We all have dreams. Science and the skills derived from directed and sustained scientific inquiry can help us achieve those dreams. I think that by studying the earlier intellectual giants such as Tesla, on whose shoulders we all stand, we are inspired to follow their examples that changed the world for the better, and sought to contribute to improving the human condition.
SC: You have stated that you “desire that Americans learn more about Nikola Tesla.” You even mention that you consider Tesla as the “godfather of the 20th century and beyond.” Why do you think Tesla’s ideas are not more appreciated today?
MP: Unfortunately for Tesla, he lost a lot of corporate backing as he grew older—so much so that he couldn’t even afford the patent application fees—culminating with his loss of financial support from JP Morgan, which, in turn, killed his Wardenclyffe tower project. To some wealthy individuals and the corporations they controlled, Tesla represented a threat because he believed in the concept of freely available energy and sought to help all humanity instead of control it. His long-standing feud with Edison didn’t help either, as there is evidence that Edison tried to harm his rival’s image after his death by censoring discussion of Tesla’s incredible achievements. As a result, few people outside of specialists knew of Tesla in the many decades since his passing. However, I do feel that there has been a resurgence of interest about Tesla, in part because of his selfless efforts to help humans harness energy. Many of his ideas, like the bladeless turbine, are being realized only now, and he is winning all of the last battles with Edison, especially when it comes to the growth and popularity of fluorescent lighting when compared to the waning of incandescent lighting.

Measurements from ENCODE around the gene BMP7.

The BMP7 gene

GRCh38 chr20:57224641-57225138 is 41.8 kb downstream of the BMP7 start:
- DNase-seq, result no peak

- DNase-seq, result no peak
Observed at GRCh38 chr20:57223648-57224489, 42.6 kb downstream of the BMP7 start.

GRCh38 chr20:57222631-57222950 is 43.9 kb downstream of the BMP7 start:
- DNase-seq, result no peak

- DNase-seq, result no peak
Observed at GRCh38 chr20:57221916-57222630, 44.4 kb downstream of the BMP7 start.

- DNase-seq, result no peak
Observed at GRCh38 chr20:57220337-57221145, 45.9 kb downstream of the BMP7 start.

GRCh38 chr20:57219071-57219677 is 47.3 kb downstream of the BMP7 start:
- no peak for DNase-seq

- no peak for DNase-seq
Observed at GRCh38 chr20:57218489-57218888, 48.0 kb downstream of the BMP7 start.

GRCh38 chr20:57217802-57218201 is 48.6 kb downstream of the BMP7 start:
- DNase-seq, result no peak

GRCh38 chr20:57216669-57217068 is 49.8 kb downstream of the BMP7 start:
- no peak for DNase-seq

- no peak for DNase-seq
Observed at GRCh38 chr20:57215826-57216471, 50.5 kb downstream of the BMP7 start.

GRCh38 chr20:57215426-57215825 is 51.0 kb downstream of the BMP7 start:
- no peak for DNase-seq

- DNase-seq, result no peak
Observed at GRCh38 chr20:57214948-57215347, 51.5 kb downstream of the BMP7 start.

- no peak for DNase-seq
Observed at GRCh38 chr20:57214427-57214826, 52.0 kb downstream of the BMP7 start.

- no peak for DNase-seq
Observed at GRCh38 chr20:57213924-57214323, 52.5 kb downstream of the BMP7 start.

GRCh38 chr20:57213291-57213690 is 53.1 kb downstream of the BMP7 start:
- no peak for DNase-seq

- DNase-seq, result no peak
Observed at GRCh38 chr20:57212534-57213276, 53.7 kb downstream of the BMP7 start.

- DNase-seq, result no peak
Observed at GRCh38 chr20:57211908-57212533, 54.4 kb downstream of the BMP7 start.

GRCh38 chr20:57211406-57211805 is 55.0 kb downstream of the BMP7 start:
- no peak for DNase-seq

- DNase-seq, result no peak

SC: What do you feel is Tesla’s lasting legacy?
MP: Tesla was one of humanity’s greatest heroes. As an engineer/inventor, he gave us our electrical grid and the foundation of our modern communication systems, along with many other important inventions. As a scientist, he taught us how safely to generate, harness, and study high voltage and high frequencies (including x-rays), and “communicate” with nuclear (NMR, MRI) and electron spins (ESR), which inaugurated a significant portion of modern physics. As a humanitarian, he demonstrated his unwavering and selfless commitment to helping all humanity as a true visionary and Orthodox Christian. Though he died a pauper in a rented room in the New Yorker hotel and benefited little from his sacrifices, his spirit and selfless example still live on and will hopefully inspire the next Tesla someday.